The Shore

The waves had carried the small boat to the shore. She didn’t know where it could have come from but somehow it felt it had arrived right where it should be. As she approached she noticed the young man, lying in it, his face pale and his side bloody. His breath was ragged, his skin was cold and yet he was obviously burning with fever. He was dying. She knew it immediately. He was dying and there was nothing she could do. Nothing to save him at least, but perhaps she could ease his pain. The heavy wrinkles were unmistakable traces of the suffering. They were not scars and yet they were, momentary scars of the turmoil that went on inside. He was dying and she wanted to help.

How she managed to make her voice carry to the castle she couldn’t say, all she knew is that it had and somehow the guards had found her. She had given orders and the young man had been carried to a room in the high tower, her room – she would sleep in her sister’s, it was long unoccupied anyway. Her father had come with the doctor, finding her on her knees, by the large bed, lost in her patient’s form. Her patient he was now, for even after the doctor repeated the words she had already formulated in her own mind, she insisted that she would nurse him. Perhaps not back to health but at least to a more painless death. She would nurse him if none other would try, even if were to fail, even if he died. He wouldn’t die though, she could feel it. Or at least she hoped so with all her heart, day and night, by his side, she hoped and hoped. She would not stop hoping. She simply could not. Even thought she knew perfectly well that she didn’t know him, he was nobody to her, but she had found him on the beach and thus it had become her duty to take care of him.

Day and night. Night and day. Day after day. Week after week. For months she remained by his side, only leaving to attain to the basics of her status as the castle’s lady and to sustain her self. A full moon came and went and he remained bed-ridden, shivering with cold and burning up at the same time, unresponsive but breathing. He was alive. Alive weeks after the short time the doctor had given him, alive in spite of all common sense. Hanging by a thread of sheer willpower, or luck, or divine clemency – she could not say – and taking in breath after breath, each ragged and difficult, but taken in nonetheless. Finally, one fine morning, as winter began to melt upon the world and the sun rose to the east, after refusing to go away for so long, the wound at his side finally shed its last bloody tear.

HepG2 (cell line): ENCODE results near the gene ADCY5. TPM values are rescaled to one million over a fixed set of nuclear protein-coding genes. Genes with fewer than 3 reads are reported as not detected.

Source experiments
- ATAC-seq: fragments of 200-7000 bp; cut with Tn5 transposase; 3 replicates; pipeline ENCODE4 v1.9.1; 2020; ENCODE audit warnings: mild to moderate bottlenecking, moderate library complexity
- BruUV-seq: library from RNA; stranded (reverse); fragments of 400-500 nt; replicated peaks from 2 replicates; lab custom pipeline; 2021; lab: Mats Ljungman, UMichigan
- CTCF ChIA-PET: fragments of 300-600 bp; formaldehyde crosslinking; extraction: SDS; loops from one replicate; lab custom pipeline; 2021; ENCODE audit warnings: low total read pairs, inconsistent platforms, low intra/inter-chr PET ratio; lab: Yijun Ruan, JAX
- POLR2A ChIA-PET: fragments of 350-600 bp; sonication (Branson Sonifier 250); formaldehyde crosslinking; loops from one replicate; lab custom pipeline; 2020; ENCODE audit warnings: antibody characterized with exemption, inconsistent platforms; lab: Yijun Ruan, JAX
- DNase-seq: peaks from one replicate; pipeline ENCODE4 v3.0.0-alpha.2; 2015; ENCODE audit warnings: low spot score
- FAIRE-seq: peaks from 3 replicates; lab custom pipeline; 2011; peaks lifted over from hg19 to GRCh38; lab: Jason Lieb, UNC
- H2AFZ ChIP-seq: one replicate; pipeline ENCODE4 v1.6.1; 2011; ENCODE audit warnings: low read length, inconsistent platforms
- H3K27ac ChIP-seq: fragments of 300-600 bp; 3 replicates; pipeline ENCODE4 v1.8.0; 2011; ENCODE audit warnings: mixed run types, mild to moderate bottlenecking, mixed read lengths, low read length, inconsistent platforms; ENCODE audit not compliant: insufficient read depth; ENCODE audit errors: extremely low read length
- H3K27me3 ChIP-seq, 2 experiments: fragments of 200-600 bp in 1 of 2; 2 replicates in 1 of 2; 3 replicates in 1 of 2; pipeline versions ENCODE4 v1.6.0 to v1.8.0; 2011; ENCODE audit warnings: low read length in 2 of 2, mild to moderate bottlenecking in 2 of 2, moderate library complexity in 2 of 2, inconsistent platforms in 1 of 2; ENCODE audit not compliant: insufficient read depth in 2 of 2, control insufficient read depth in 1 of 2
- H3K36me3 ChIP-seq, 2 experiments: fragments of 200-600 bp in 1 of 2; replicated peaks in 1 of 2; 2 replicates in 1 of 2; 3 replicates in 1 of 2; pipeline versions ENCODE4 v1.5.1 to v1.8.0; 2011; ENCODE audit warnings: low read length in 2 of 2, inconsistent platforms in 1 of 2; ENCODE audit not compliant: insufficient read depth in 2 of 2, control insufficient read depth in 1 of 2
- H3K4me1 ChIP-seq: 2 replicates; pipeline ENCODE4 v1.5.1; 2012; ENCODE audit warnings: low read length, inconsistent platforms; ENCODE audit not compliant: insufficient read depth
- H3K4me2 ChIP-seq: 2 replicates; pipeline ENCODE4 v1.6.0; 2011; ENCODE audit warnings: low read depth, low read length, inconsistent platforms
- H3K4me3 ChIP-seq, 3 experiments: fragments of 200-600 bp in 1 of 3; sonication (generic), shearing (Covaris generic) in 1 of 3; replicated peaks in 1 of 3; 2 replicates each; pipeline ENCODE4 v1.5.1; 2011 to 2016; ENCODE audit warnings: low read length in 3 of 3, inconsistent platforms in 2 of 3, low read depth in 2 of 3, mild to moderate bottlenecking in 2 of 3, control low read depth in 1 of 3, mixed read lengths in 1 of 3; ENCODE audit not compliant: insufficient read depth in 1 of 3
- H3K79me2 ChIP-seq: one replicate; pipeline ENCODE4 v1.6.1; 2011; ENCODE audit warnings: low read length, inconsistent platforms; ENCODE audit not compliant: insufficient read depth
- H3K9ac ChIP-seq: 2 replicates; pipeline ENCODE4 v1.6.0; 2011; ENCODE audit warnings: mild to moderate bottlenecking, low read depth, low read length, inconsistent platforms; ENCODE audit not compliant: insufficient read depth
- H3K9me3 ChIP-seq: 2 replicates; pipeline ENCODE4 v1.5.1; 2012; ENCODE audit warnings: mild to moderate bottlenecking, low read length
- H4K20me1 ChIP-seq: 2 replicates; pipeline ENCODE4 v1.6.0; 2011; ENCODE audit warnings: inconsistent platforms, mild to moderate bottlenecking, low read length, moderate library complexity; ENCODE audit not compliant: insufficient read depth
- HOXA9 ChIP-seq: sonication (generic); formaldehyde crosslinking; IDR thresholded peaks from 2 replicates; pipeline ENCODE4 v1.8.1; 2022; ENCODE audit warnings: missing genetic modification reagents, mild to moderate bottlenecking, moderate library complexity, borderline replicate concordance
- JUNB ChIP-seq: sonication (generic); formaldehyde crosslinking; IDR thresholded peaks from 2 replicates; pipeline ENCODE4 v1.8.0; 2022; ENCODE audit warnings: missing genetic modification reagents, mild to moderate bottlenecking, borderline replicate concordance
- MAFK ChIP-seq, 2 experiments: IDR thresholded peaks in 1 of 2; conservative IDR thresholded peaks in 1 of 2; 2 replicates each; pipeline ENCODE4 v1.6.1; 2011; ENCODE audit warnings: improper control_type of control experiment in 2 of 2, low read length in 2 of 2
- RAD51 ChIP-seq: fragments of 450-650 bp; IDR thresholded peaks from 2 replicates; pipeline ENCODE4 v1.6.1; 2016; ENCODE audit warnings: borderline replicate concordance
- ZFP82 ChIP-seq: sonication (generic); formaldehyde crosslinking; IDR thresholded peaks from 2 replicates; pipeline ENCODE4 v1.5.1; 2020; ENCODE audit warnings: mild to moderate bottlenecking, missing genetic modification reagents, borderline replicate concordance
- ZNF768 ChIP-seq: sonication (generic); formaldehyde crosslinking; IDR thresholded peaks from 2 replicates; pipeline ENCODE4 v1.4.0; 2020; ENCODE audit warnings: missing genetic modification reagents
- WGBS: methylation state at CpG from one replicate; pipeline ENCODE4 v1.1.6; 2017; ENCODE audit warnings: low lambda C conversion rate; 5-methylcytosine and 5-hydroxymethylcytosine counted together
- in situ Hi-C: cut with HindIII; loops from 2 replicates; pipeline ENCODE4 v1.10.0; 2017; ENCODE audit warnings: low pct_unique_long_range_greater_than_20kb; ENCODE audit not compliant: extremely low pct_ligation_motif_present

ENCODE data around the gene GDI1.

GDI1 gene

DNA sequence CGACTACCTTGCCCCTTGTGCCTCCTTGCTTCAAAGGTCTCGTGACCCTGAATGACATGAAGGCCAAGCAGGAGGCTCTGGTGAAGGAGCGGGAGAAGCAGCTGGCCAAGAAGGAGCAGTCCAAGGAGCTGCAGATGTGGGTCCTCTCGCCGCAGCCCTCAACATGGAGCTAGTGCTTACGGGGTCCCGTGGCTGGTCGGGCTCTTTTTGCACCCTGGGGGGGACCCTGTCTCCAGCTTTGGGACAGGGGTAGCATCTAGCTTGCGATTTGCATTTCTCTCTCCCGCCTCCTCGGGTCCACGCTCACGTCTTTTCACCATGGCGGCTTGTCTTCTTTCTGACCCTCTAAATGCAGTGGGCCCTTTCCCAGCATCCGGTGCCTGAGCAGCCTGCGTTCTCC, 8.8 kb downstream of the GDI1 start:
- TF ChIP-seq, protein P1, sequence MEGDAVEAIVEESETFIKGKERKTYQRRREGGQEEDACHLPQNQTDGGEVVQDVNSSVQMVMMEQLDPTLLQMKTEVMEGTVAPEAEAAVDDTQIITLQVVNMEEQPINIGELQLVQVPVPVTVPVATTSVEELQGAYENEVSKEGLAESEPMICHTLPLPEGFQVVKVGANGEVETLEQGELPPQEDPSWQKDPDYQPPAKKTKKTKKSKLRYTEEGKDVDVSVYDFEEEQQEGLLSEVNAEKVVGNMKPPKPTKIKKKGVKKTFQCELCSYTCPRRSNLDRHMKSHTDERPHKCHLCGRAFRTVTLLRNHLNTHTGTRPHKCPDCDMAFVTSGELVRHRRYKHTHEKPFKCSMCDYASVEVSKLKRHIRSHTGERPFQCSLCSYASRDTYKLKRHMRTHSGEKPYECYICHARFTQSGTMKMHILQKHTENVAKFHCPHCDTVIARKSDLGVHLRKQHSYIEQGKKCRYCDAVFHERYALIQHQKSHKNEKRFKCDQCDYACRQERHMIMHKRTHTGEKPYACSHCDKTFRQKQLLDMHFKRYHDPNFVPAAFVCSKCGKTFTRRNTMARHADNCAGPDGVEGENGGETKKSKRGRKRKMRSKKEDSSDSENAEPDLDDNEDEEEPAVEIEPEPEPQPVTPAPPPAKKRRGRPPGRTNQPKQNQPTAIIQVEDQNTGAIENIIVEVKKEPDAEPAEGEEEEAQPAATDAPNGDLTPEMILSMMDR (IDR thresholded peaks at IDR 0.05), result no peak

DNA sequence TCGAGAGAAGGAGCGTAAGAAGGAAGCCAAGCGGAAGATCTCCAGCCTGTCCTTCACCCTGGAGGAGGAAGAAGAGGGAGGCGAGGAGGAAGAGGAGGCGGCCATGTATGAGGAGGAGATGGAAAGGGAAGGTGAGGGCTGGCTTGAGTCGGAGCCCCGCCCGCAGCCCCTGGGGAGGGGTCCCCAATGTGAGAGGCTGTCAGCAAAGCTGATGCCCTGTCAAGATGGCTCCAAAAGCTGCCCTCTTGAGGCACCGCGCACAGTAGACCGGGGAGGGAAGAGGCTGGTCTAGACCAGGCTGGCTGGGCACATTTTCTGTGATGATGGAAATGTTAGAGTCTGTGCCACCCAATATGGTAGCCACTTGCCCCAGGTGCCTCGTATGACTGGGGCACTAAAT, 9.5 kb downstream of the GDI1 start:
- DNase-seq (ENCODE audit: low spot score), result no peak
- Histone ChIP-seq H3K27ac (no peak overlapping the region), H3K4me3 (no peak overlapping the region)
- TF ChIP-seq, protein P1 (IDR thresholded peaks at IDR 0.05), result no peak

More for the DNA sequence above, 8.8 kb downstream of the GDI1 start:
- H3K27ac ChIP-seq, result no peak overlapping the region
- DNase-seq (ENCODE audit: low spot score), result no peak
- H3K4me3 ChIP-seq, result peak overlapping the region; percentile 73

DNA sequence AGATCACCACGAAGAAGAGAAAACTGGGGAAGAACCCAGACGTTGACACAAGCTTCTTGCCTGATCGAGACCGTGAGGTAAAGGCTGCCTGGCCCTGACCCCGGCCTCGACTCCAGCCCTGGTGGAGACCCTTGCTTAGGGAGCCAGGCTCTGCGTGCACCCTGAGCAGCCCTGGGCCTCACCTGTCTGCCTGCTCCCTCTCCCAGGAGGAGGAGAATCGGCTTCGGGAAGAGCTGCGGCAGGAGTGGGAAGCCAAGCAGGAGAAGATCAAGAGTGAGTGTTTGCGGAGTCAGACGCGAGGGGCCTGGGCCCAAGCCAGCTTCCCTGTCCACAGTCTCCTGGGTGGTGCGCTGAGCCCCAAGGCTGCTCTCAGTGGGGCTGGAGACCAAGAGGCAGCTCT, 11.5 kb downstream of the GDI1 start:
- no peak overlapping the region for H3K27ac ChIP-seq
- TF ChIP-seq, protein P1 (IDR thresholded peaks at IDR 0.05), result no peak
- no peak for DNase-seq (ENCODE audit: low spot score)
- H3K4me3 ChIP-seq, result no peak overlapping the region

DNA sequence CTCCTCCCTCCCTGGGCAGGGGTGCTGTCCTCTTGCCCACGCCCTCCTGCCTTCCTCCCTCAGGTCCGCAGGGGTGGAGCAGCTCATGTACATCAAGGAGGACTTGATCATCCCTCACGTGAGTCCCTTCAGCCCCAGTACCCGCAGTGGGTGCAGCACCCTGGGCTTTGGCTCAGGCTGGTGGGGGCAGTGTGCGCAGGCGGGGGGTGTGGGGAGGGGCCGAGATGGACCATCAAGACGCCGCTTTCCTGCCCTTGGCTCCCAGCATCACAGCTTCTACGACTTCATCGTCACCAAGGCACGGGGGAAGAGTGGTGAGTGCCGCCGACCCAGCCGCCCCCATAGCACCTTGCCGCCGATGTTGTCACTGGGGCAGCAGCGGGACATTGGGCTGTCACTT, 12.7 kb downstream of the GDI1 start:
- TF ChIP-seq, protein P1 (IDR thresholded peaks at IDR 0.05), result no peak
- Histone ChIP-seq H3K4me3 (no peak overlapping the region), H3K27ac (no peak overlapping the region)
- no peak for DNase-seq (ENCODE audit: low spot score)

No matter the cataplasms, the potions or the spells, nothing had worked, it had kept spilling the life out of him, each day annulling the care that the lady had put into treating and keeping the young man on the edge of the last breath. Nothing had worked. It was cleaned, disinfected and stitched shut each night, and every morning it would be found open again, spewing blood. Not profusely but never a small enough amount to hope for him to recover. However, that one morning it had stopped, after hours upon hours of sweat and prayers, after days of struggling and nights of wakes, as the young woman woke up she saw no blood. It had refused to close, the deep and fateful cut as fresh as on the first day she had laid eyes on him, but bleeding no more. The day had passed and although his state had not changed in any way, it had not gotten worse. Then came night and then day again, with no sleep on her part, no rest for her weary heart and mind, which over time had grown accustomed to his uneven breathing and the boiling chill of his skin.

It was on the first light of the next day that the countless prayers she had thrown into the air, all the hopes she had kept afloat for so long, for the first time, crystalized into something beautiful. A single tear, running from the corner of the eye to the corner of the mouth. It glided soundlessly on the pallor of his skin, stopped only by her finger as she ran it on his cheek. Awestruck, she had seen the water collect and the power of gravity slowly do its deed as it attracted the painful rains to the ground. She could barely believe it but, refusing to let this miracle be lost, she let her hand shoot to his cheek without a second though and collected the living pearl. Reflexively, as her fingers touched the cold and gruff surface, she let them keep contact and run further, along the hill of his cheekbone to the ledge of his jaw line. A small beard had begun growing again and the fever had kept him at the edge of freezing and boiling, and yet, under her finger, nothing had ever felt more soft.

Still in the most complete of silence, a small wind began to blow through the half-open window and sunlight poured in over the bed. Suddenly, the world seemed to halt as she felt it. It was lightning quick and softer even than the songs of birds outside, yet she had felt it. As clear as she saw the tear run along her finger now and as strongly as she heard his ragged struggle for life, something she felt she had not in an eternity. A heartbeat. A single, solitary heartbeat, lacking strength, lacking its ever-present echo, but a heartbeat nonetheless. There, in the morning-lit room, where the dead man had kept bleeding for so long, and where silence reigned unchallenged, her shoulders began to shake…


The scene where it all begins again.

In a part of the story inspired by an old legend.

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